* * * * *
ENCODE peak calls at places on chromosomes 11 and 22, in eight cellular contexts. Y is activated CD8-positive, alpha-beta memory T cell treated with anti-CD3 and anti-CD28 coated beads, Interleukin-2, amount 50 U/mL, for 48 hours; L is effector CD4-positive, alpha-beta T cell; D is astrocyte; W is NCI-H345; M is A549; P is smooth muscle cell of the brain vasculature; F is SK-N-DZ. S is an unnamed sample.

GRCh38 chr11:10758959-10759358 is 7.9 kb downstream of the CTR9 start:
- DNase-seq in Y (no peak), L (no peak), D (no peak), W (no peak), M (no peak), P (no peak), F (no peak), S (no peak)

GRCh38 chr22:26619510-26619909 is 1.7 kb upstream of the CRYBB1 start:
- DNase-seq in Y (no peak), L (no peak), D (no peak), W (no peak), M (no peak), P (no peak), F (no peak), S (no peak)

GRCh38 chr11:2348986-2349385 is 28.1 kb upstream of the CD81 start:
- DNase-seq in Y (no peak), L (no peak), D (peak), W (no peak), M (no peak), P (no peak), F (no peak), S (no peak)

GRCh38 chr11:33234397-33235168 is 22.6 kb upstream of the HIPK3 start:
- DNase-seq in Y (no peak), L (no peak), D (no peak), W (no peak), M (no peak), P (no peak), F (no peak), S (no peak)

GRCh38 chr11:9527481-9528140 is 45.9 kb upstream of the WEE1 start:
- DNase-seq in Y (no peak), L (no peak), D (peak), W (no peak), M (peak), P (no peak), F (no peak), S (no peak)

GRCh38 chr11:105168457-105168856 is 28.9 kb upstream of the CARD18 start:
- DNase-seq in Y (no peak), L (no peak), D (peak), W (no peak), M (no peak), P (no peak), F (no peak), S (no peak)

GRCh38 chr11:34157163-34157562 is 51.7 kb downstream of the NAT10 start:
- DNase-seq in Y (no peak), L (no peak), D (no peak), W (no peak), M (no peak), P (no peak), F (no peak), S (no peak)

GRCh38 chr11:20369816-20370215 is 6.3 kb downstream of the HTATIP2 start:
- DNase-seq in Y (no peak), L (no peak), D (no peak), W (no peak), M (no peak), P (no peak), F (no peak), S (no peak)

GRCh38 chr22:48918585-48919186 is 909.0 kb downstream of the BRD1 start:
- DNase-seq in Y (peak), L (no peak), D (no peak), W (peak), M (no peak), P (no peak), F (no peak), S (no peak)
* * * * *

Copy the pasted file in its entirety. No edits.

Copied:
ENCODE peak calls at places on chromosomes 11 and 22, in eight cellular contexts. Y is activated CD8-positive, alpha-beta memory T cell treated with anti-CD3 and anti-CD28 coated beads, Interleukin-2, amount 50 U/mL, for 48 hours; L is effector CD4-positive, alpha-beta T cell; D is astrocyte; W is NCI-H345; M is A549; P is smooth muscle cell of the brain vasculature; F is SK-N-DZ. S is an unnamed sample.

GRCh38 chr11:10758959-10759358 is 7.9 kb downstream of the CTR9 start:
- DNase-seq in Y (no peak), L (no peak), D (no peak), W (no peak), M (no peak), P (no peak), F (no peak), S (no peak)

GRCh38 chr22:26619510-26619909 is 1.7 kb upstream of the CRYBB1 start:
- DNase-seq in Y (no peak), L (no peak), D (no peak), W (no peak), M (no peak), P (no peak), F (no peak), S (no peak)

GRCh38 chr11:2348986-2349385 is 28.1 kb upstream of the CD81 start:
- DNase-seq in Y (no peak), L (no peak), D (peak), W (no peak), M (no peak), P (no peak), F (no peak), S (no peak)

GRCh38 chr11:33234397-33235168 is 22.6 kb upstream of the HIPK3 start:
- DNase-seq in Y (no peak), L (no peak), D (no peak), W (no peak), M (no peak), P (no peak), F (no peak), S (no peak)

GRCh38 chr11:9527481-9528140 is 45.9 kb upstream of the WEE1 start:
- DNase-seq in Y (no peak), L (no peak), D (peak), W (no peak), M (peak), P (no peak), F (no peak), S (no peak)

GRCh38 chr11:105168457-105168856 is 28.9 kb upstream of the CARD18 start:
- DNase-seq in Y (no peak), L (no peak), D (peak), W (no peak), M (no peak), P (no peak), F (no peak), S (no peak)

GRCh38 chr11:34157163-34157562 is 51.7 kb downstream of the NAT10 start:
- DNase-seq in Y (no peak), L (no peak), D (no peak), W (no peak), M (no peak), P (no peak), F (no peak), S (no peak)

GRCh38 chr11:20369816-20370215 is 6.3 kb downstream of the HTATIP2 start:
- DNase-seq in Y (no peak), L (no peak), D (no peak), W (no peak), M (no peak), P (no peak), F (no peak), S (no peak)

GRCh38 chr22:48918585-48919186 is 909.0 kb downstream of the BRD1 start:
- DNase-seq in Y (peak), L (no peak), D (no peak), W (peak), M (no peak), P (no peak), F (no peak), S (no peak)